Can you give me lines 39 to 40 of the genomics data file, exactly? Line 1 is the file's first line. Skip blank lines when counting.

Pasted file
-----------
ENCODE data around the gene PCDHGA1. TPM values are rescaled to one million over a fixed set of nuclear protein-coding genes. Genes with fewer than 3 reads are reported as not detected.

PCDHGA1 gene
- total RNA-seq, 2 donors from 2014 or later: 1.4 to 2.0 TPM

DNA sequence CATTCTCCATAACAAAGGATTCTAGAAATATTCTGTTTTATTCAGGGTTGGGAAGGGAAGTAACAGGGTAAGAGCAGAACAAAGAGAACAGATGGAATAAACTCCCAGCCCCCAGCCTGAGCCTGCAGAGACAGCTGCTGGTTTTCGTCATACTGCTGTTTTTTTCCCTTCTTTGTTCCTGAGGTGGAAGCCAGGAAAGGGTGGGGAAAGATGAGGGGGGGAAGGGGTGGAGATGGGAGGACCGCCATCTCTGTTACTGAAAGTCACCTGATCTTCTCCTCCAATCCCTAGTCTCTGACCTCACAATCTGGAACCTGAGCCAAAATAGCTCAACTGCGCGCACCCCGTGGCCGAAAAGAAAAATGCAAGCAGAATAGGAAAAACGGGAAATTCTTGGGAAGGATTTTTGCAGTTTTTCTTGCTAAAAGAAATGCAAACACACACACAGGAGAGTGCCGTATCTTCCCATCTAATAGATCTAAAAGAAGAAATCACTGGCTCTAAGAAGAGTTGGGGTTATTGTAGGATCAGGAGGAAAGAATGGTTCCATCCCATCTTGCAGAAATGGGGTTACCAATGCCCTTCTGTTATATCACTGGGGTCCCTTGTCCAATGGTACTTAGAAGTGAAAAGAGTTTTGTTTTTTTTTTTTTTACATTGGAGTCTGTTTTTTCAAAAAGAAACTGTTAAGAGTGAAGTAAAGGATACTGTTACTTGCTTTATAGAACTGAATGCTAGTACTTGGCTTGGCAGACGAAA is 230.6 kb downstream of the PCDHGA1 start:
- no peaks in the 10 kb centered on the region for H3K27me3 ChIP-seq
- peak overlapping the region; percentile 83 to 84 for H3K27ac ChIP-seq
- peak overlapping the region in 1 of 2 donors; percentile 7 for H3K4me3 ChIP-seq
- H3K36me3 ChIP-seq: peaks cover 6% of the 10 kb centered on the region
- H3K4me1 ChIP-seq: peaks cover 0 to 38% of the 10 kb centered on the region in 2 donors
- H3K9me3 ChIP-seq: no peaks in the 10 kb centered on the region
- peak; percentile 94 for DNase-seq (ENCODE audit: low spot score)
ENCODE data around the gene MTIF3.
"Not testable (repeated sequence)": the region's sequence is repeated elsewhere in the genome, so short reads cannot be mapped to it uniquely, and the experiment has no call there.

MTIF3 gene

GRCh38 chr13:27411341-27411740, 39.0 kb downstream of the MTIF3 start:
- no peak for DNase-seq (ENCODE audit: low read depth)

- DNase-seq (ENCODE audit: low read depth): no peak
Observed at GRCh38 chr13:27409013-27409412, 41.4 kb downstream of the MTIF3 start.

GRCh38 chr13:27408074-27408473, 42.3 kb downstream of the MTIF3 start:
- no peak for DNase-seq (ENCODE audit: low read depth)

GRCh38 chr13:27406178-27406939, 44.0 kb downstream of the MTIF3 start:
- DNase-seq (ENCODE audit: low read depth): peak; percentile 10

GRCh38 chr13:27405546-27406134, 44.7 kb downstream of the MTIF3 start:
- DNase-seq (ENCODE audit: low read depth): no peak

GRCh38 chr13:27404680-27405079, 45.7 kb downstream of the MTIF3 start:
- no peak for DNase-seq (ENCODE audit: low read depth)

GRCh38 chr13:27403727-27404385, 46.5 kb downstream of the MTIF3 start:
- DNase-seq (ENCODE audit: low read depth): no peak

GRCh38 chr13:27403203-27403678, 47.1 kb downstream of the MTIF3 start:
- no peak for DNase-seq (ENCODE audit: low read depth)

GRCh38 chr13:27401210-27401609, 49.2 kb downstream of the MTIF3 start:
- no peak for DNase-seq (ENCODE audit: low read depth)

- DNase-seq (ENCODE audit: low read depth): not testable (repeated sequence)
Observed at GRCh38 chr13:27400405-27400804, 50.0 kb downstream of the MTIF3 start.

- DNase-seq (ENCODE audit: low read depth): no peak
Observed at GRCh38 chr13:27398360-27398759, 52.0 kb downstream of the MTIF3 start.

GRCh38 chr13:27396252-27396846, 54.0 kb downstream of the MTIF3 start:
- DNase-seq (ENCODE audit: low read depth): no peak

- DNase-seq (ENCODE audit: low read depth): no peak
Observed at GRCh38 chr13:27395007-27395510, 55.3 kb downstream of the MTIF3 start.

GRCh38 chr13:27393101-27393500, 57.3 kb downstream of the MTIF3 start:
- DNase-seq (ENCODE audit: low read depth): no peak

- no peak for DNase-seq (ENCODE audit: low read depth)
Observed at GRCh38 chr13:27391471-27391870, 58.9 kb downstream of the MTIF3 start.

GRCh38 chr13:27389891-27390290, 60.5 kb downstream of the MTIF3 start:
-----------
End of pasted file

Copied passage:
- DNase-seq (ENCODE audit: low read depth): no peak
Observed at GRCh38 chr13:27395007-27395510, 55.3 kb downstream of the MTIF3 start.